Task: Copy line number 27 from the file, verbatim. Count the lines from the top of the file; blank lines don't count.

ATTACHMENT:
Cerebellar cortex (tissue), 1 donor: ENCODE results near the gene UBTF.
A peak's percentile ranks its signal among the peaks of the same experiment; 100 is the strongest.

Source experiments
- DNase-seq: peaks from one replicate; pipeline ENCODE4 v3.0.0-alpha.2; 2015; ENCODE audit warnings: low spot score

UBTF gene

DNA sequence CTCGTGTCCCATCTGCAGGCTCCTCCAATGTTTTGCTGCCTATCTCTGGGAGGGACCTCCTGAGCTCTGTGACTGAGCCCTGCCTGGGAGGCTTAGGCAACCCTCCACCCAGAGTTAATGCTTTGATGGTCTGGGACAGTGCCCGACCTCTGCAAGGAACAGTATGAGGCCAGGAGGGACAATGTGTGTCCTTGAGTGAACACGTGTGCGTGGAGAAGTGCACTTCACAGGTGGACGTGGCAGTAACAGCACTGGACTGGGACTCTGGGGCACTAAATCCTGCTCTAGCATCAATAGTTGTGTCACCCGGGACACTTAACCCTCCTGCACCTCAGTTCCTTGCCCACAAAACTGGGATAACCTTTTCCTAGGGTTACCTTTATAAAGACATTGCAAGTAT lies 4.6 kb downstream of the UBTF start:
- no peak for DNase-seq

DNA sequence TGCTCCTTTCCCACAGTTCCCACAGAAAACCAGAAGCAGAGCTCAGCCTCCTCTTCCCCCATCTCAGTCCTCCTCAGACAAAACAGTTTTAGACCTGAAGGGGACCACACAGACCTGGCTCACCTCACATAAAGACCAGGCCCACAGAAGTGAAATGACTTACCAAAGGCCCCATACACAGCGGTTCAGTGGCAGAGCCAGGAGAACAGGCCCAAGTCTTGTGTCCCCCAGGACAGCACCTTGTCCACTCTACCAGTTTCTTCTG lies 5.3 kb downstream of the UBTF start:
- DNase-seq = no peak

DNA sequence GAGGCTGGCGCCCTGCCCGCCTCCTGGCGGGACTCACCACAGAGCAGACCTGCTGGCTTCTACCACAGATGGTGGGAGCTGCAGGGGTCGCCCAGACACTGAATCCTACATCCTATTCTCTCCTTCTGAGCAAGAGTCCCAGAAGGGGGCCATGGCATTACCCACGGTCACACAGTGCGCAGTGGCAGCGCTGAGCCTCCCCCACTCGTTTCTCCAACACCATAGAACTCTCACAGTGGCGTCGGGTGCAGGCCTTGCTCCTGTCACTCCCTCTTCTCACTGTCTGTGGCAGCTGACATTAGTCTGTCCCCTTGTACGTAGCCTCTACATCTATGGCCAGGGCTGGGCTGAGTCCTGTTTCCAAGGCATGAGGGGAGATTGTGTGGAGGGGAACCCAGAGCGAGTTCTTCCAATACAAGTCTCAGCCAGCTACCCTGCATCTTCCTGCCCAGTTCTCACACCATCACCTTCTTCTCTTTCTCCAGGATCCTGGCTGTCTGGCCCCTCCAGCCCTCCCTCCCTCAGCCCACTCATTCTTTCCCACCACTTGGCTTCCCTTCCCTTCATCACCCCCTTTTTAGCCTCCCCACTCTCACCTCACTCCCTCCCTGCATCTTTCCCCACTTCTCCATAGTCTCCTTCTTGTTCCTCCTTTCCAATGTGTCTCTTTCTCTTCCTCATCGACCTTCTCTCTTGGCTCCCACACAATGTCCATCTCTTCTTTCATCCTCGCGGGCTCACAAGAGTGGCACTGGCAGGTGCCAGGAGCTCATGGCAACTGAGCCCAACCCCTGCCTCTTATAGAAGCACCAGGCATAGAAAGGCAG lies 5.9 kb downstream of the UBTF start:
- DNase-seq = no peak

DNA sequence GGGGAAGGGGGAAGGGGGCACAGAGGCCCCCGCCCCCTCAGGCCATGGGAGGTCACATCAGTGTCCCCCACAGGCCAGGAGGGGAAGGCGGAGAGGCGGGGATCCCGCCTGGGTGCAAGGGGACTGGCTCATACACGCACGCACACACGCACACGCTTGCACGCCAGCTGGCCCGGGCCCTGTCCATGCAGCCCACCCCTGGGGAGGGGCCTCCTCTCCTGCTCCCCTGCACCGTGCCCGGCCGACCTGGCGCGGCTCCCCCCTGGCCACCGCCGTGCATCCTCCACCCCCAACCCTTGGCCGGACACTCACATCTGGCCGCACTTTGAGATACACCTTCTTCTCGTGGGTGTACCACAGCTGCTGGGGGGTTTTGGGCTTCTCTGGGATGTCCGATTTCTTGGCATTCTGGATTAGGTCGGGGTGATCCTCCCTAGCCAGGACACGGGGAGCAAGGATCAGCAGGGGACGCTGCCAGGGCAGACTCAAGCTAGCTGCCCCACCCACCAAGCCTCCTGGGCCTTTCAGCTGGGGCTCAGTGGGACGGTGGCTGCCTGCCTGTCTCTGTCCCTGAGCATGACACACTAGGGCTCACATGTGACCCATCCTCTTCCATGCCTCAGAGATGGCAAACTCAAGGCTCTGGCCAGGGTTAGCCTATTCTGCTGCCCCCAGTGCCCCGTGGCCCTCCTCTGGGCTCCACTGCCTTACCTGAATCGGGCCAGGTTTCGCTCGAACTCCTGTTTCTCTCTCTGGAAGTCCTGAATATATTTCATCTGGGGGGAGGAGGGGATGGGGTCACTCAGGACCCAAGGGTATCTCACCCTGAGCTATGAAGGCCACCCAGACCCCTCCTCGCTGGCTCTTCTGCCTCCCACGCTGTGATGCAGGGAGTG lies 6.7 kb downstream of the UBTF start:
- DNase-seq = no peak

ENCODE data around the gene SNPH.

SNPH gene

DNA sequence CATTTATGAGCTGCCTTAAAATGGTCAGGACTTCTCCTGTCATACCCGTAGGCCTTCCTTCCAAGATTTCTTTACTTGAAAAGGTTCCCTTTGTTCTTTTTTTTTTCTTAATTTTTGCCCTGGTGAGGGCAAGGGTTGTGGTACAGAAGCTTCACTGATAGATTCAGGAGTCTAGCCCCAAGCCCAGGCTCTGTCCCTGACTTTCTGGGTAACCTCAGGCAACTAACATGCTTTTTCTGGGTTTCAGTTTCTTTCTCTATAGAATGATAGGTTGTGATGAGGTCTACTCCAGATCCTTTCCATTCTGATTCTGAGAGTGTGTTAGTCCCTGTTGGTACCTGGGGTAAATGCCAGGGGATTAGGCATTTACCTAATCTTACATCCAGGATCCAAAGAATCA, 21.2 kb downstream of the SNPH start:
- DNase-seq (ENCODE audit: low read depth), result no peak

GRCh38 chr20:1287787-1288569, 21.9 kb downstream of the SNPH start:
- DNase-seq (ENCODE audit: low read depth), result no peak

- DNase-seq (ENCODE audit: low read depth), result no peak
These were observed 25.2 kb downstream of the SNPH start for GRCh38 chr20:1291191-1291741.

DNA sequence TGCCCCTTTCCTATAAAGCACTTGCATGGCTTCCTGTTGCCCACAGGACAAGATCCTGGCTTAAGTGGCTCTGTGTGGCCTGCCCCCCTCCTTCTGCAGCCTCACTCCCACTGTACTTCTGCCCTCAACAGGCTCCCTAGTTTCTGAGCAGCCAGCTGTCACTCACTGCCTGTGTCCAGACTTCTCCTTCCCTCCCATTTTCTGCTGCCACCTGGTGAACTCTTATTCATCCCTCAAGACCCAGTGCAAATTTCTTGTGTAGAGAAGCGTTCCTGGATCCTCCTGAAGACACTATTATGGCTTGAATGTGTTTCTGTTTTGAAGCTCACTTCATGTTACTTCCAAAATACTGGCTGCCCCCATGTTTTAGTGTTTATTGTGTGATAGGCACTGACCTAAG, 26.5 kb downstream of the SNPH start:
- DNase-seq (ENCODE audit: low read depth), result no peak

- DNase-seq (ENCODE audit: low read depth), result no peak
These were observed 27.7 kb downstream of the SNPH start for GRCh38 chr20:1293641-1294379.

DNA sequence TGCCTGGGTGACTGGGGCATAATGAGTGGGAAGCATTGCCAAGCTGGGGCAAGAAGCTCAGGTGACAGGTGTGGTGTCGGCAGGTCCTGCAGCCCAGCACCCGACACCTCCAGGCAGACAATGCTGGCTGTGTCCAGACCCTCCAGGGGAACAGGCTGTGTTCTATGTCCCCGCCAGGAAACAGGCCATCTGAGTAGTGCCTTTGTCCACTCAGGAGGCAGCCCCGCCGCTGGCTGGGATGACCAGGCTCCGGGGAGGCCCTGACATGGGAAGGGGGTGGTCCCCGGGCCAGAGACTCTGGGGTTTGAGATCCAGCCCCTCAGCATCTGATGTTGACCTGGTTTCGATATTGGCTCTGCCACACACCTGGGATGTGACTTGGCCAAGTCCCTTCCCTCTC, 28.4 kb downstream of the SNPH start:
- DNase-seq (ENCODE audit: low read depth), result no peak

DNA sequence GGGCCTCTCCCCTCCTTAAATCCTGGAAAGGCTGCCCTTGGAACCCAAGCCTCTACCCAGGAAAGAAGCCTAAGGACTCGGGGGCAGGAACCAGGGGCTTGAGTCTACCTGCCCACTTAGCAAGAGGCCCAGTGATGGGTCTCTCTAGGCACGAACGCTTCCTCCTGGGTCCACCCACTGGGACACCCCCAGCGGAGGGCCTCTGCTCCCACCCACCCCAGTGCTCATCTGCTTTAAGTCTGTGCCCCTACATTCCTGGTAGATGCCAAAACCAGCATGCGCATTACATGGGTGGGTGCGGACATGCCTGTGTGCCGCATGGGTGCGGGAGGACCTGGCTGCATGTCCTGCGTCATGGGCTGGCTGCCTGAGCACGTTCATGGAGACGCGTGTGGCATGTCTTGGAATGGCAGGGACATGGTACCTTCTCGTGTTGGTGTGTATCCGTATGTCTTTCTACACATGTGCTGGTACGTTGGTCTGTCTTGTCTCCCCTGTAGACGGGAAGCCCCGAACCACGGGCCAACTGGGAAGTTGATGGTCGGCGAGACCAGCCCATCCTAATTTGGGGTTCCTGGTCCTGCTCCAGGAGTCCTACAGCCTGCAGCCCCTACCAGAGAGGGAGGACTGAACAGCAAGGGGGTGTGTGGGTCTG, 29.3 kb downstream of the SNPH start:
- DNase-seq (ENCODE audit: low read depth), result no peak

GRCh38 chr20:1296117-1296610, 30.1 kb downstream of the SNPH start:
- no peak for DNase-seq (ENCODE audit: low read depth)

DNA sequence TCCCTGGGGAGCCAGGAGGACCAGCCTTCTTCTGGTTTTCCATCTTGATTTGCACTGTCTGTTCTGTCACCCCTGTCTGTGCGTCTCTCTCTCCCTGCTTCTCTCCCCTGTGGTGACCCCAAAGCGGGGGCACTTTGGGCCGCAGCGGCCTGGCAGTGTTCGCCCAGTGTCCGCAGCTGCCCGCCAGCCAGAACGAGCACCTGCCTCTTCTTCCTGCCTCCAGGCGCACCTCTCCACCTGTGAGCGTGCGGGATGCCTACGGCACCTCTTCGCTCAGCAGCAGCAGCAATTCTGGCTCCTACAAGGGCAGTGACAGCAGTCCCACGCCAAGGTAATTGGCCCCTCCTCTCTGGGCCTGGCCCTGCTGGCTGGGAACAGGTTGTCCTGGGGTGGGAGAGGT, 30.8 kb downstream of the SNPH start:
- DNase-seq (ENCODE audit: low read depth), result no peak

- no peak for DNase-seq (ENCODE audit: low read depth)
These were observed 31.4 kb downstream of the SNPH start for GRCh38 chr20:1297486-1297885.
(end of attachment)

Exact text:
- DNase-seq (ENCODE audit: low read depth), result no peak